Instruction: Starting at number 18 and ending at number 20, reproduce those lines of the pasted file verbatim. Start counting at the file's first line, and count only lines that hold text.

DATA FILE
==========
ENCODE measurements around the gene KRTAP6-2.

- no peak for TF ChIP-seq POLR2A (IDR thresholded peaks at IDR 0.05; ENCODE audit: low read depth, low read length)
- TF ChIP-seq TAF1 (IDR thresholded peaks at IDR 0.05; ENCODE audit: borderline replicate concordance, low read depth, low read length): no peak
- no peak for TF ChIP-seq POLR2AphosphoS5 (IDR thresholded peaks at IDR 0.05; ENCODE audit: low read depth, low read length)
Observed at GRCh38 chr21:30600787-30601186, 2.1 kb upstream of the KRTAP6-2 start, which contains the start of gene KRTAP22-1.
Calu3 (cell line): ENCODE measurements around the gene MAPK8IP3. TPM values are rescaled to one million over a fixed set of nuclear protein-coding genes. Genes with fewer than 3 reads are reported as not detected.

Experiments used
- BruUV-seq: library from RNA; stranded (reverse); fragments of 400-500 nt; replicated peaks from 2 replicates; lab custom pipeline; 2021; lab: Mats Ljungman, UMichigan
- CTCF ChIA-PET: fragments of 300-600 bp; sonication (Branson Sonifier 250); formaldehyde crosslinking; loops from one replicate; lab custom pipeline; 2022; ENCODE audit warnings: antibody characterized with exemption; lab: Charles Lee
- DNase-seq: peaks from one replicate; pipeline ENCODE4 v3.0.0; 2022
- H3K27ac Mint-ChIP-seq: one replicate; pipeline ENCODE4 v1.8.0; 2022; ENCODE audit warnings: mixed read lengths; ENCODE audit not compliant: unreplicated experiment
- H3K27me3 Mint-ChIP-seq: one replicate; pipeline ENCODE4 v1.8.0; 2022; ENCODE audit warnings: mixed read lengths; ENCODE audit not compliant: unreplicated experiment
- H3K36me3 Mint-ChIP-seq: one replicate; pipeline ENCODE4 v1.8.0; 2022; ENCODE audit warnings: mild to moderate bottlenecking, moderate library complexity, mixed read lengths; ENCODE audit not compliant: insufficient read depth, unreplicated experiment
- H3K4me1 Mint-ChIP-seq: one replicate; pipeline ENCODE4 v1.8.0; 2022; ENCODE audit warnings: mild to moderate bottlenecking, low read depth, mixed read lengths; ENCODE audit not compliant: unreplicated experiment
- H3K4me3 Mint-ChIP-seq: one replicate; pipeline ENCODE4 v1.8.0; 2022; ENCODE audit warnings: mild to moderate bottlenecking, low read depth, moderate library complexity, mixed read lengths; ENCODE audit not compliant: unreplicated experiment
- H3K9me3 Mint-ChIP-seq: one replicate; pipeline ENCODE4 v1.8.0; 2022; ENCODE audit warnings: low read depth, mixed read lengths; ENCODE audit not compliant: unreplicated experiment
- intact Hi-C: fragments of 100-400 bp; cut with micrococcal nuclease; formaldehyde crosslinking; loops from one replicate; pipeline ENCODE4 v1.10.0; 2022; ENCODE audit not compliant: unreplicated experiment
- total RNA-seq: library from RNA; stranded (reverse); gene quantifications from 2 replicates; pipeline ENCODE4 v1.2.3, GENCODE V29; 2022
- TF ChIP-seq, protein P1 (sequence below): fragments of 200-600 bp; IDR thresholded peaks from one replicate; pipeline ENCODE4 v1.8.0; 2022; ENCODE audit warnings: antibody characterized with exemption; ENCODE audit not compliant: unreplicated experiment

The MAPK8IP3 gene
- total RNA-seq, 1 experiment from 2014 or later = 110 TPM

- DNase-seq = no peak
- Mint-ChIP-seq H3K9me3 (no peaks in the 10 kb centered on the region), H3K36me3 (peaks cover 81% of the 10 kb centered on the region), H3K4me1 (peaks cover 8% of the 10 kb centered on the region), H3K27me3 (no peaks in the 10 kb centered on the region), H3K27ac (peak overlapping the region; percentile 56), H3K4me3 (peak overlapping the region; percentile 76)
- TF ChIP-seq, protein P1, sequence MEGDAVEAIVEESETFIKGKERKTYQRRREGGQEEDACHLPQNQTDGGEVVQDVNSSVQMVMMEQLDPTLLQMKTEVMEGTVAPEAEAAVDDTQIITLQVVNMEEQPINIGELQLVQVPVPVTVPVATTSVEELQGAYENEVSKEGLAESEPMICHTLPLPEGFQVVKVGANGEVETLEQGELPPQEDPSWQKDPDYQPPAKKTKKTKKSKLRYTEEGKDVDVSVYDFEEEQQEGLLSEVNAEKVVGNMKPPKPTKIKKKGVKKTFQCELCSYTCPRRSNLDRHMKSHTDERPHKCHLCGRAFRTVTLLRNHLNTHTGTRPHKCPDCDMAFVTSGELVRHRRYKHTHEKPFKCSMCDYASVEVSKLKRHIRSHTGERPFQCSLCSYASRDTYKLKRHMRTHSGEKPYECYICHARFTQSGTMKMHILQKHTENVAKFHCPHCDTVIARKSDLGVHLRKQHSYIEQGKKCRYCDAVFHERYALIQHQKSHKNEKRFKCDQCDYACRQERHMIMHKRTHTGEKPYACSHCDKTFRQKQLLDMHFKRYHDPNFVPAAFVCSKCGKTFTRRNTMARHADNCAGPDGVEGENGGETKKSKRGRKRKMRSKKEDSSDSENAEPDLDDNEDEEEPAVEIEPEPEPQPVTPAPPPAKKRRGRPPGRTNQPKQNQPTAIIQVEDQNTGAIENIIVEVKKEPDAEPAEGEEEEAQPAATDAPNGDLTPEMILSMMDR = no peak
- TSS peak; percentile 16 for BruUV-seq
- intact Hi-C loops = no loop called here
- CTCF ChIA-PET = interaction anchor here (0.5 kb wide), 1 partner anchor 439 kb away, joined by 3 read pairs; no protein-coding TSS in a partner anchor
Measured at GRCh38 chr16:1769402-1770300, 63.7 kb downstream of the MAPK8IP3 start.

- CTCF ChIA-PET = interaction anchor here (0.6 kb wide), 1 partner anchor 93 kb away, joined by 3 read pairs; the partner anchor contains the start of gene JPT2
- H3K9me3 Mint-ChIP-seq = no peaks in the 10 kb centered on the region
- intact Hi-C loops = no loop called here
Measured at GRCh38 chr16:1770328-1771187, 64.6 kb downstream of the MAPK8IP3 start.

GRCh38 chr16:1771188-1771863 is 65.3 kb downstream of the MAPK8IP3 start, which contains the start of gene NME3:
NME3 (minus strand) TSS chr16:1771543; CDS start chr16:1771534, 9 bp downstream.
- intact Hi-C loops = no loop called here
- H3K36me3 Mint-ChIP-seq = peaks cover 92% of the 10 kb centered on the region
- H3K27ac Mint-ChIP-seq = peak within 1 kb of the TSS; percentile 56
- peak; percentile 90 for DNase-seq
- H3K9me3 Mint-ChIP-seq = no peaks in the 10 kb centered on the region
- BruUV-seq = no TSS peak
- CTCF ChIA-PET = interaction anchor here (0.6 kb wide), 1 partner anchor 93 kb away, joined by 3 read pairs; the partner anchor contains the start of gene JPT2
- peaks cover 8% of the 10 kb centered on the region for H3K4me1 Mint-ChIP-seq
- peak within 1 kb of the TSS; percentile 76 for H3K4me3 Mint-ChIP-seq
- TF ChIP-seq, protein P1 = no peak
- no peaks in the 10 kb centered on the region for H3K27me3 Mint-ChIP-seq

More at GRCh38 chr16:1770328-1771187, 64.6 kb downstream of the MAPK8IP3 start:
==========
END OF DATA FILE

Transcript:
- total RNA-seq: library from RNA; stranded (reverse); gene quantifications from 2 replicates; pipeline ENCODE4 v1.2.3, GENCODE V29; 2022
- TF ChIP-seq, protein P1 (sequence below): fragments of 200-600 bp; IDR thresholded peaks from one replicate; pipeline ENCODE4 v1.8.0; 2022; ENCODE audit warnings: antibody characterized with exemption; ENCODE audit not compliant: unreplicated experiment

The MAPK8IP3 gene